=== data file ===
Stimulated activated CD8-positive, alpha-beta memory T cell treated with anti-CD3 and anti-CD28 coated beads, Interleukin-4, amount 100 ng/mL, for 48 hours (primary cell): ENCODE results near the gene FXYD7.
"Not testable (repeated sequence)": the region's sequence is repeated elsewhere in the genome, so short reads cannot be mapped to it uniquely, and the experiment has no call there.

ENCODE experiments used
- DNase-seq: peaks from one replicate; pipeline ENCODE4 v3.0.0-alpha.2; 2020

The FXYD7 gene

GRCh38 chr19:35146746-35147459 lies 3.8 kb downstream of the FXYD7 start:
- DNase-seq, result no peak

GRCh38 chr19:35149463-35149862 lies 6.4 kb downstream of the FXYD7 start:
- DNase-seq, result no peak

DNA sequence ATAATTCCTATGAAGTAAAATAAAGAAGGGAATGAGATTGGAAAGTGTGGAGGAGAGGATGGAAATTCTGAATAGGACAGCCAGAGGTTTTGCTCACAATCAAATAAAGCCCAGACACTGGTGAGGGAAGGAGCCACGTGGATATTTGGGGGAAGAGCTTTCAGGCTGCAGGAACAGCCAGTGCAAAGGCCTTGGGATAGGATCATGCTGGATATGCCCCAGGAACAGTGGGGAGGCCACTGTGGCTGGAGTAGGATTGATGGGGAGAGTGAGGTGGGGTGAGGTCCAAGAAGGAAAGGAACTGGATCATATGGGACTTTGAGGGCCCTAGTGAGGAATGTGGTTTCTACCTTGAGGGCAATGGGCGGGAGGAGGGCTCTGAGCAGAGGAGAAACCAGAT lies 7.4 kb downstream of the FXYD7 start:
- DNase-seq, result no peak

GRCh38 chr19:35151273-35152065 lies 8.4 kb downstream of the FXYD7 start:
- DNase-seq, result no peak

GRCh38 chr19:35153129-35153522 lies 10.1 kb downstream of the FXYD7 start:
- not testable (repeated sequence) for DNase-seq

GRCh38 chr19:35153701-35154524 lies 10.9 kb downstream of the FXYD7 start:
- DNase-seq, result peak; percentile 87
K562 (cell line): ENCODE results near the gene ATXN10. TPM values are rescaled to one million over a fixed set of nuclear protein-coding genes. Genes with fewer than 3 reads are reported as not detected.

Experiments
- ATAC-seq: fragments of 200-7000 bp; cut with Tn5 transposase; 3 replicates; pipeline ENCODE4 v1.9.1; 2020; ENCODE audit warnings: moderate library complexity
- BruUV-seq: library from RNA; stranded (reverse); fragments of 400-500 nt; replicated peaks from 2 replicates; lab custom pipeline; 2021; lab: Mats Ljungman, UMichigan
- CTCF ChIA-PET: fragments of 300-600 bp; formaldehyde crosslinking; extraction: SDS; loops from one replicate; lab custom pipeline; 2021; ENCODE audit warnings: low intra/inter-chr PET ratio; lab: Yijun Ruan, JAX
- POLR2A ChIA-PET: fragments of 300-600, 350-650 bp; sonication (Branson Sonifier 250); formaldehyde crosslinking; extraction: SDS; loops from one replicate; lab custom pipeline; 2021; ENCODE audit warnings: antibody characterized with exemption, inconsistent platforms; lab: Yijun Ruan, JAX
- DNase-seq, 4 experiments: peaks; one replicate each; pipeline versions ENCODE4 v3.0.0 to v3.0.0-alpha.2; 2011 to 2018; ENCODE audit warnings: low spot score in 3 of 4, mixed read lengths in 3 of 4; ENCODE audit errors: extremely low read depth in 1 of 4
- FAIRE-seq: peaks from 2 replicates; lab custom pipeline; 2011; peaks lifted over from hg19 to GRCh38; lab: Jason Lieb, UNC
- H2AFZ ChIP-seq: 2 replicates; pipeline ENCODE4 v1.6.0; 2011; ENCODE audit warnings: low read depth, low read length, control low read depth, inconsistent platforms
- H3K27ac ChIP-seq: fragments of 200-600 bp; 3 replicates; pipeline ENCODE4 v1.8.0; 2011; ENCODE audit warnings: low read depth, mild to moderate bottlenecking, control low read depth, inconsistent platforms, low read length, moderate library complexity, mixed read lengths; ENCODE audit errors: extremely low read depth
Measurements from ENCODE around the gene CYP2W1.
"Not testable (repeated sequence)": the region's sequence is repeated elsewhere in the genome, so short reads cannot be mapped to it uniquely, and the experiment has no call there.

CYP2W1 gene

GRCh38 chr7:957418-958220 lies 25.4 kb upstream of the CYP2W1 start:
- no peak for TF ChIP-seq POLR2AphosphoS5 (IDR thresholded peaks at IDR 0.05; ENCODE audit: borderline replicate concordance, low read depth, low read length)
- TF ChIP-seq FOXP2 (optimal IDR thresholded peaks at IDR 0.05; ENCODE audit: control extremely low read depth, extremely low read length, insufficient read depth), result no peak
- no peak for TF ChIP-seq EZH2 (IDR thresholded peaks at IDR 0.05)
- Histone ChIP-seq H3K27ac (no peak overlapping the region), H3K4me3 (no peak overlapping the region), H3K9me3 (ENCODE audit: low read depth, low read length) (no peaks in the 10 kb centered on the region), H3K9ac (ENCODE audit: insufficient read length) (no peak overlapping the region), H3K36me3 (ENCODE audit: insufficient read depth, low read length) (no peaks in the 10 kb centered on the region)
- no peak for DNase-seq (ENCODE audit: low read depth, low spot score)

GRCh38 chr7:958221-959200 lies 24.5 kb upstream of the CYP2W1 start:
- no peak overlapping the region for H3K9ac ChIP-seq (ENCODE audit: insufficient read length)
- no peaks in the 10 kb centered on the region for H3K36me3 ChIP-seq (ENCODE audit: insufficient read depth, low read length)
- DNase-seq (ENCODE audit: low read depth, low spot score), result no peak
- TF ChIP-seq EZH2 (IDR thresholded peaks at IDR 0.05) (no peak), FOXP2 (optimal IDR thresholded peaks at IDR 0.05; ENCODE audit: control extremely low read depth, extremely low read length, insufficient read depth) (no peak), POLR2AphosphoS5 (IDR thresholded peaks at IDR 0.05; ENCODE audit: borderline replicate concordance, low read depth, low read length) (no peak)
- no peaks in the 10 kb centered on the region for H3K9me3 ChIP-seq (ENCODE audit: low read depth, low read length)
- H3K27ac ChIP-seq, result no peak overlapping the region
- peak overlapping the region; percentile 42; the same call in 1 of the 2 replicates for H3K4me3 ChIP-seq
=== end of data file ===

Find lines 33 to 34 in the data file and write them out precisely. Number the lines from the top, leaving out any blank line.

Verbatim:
- TF ChIP-seq FOXP2 (optimal IDR thresholded peaks at IDR 0.05; ENCODE audit: control extremely low read depth, extremely low read length, insufficient read depth), result no peak
- no peak for TF ChIP-seq EZH2 (IDR thresholded peaks at IDR 0.05)